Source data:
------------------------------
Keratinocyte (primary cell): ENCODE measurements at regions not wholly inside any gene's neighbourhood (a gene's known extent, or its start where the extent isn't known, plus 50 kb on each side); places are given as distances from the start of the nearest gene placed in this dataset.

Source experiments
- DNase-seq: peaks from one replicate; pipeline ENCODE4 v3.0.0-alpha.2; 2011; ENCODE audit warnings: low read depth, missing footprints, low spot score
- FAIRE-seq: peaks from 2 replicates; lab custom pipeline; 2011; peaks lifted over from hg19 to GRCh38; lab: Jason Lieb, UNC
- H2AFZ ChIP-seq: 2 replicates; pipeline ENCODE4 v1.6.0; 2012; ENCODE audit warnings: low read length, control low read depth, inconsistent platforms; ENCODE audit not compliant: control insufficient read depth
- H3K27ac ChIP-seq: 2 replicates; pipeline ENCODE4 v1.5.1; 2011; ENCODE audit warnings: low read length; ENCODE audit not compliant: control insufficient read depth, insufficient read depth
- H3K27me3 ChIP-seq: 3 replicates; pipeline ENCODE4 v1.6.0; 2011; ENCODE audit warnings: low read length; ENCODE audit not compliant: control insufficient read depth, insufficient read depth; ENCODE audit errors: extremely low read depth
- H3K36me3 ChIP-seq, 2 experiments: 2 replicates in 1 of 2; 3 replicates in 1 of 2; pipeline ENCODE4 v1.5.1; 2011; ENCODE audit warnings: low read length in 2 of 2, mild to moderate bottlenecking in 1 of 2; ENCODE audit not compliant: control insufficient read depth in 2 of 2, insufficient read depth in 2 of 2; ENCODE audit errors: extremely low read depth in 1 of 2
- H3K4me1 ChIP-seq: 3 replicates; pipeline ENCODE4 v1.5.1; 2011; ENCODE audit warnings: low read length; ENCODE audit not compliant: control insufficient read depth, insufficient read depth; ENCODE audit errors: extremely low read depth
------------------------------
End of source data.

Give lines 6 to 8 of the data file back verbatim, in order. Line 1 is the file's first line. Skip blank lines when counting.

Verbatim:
- H3K27ac ChIP-seq: 2 replicates; pipeline ENCODE4 v1.5.1; 2011; ENCODE audit warnings: low read length; ENCODE audit not compliant: control insufficient read depth, insufficient read depth
- H3K27me3 ChIP-seq: 3 replicates; pipeline ENCODE4 v1.6.0; 2011; ENCODE audit warnings: low read length; ENCODE audit not compliant: control insufficient read depth, insufficient read depth; ENCODE audit errors: extremely low read depth
- H3K36me3 ChIP-seq, 2 experiments: 2 replicates in 1 of 2; 3 replicates in 1 of 2; pipeline ENCODE4 v1.5.1; 2011; ENCODE audit warnings: low read length in 2 of 2, mild to moderate bottlenecking in 1 of 2; ENCODE audit not compliant: control insufficient read depth in 2 of 2, insufficient read depth in 2 of 2; ENCODE audit errors: extremely low read depth in 1 of 2